Of course, you're not going to see that [in Incursion], but this is going to be like our new theme. We've talked about it a bit. We've mentioned it to the CSM, and we've mentioned it to players.Uh... huh. That's not exactly the order I remember things happening in over this past summer. I for one remember things happening in the exact opposite order, as a matter of fact: players screaming at CCP that this was something they wanted done, and CCP folding on it after CSM and media pressure. But OK. Let's fly right past that for a moment and go on to the next thing. Apparently, CCP has built up a database of player "behaviors" in game, and there are "about seven personas" that the bulk of EVE players fall into. He then goes on to describe characteristics of two of the seven, the "unwinding professional" and the "maven." In the metrics article, Ward talks about not wanting to fall into the trap of making EVE a "Skinner Box", but yet when talking about these seven personas...
But looking at these different personas and seeing like what is their goal when they play EVE, what is it that they do, and what's the game loop that they're in when they sit down and play it, and trying to like optimize that for them. This is sort of just something we're starting to look at.Uhhh... Mr. Ward? Noah? I hate to break it to you, but when you start designing your game around stereotypes and how you keep those stereotypes playing your game... that's exactly what the Skinner Box is all about.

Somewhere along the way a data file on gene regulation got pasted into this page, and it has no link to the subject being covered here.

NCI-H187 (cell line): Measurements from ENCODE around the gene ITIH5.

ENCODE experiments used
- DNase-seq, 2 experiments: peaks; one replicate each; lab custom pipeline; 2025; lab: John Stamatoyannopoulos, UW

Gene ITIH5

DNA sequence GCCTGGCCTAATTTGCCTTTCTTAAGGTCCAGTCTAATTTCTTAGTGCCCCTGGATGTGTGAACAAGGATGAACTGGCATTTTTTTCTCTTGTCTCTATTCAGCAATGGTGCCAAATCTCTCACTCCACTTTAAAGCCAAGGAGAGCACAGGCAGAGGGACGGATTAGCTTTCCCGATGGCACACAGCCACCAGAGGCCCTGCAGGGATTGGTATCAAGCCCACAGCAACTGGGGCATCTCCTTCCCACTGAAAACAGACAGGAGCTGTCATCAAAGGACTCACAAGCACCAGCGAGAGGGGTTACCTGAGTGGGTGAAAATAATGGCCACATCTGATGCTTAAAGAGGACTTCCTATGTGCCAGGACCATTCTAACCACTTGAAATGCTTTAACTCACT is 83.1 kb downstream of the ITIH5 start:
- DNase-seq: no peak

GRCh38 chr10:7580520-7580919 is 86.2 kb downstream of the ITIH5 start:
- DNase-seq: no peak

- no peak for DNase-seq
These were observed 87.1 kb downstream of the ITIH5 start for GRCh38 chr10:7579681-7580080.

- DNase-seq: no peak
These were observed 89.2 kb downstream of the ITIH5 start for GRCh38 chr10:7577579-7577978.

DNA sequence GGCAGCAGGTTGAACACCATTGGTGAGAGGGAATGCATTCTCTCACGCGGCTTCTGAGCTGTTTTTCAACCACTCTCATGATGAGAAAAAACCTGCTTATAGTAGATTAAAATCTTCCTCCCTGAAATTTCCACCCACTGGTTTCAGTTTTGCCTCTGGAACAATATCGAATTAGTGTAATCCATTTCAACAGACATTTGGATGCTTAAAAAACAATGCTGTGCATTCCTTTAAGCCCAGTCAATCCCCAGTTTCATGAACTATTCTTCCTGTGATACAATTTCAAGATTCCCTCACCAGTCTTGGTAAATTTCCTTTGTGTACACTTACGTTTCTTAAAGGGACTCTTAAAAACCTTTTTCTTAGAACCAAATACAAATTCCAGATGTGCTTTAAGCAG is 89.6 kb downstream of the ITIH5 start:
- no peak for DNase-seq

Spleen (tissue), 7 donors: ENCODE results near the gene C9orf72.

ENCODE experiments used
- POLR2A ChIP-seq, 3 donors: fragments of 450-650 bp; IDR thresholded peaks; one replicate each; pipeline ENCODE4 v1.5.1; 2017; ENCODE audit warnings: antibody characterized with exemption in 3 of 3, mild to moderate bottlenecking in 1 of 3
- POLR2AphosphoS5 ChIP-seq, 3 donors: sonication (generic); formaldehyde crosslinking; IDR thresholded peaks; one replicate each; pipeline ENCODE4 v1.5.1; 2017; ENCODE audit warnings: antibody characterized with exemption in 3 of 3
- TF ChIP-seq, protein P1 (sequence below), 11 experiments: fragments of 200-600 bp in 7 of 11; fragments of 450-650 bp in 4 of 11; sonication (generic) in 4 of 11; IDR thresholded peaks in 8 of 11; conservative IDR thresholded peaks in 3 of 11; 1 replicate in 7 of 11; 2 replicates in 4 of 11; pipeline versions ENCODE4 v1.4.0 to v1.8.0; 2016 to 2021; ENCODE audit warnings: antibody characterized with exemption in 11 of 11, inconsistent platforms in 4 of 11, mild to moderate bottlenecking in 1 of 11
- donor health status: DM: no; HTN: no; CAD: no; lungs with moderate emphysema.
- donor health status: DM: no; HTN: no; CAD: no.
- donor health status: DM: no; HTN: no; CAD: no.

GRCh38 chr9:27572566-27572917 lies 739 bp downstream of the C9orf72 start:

Soooooo... yeah. On one hand, this was kind of a depressing interview and I can only imagine CCP is going to have to a lot of damage control in the coming days. On the other, though, it gives CSM6 quite a lot of ammunition if they choose to take an aggressive tone with CCP in this year's term...
However, compare and contrast the Noah Ward interview with the fantastic interview EveCommune did with CCP Xhagen over the weekend. What a great interview! And unless something else comes up, that will be the source of my QOTW for next week. It'll be a much more hopeful quote, I promise. ;-)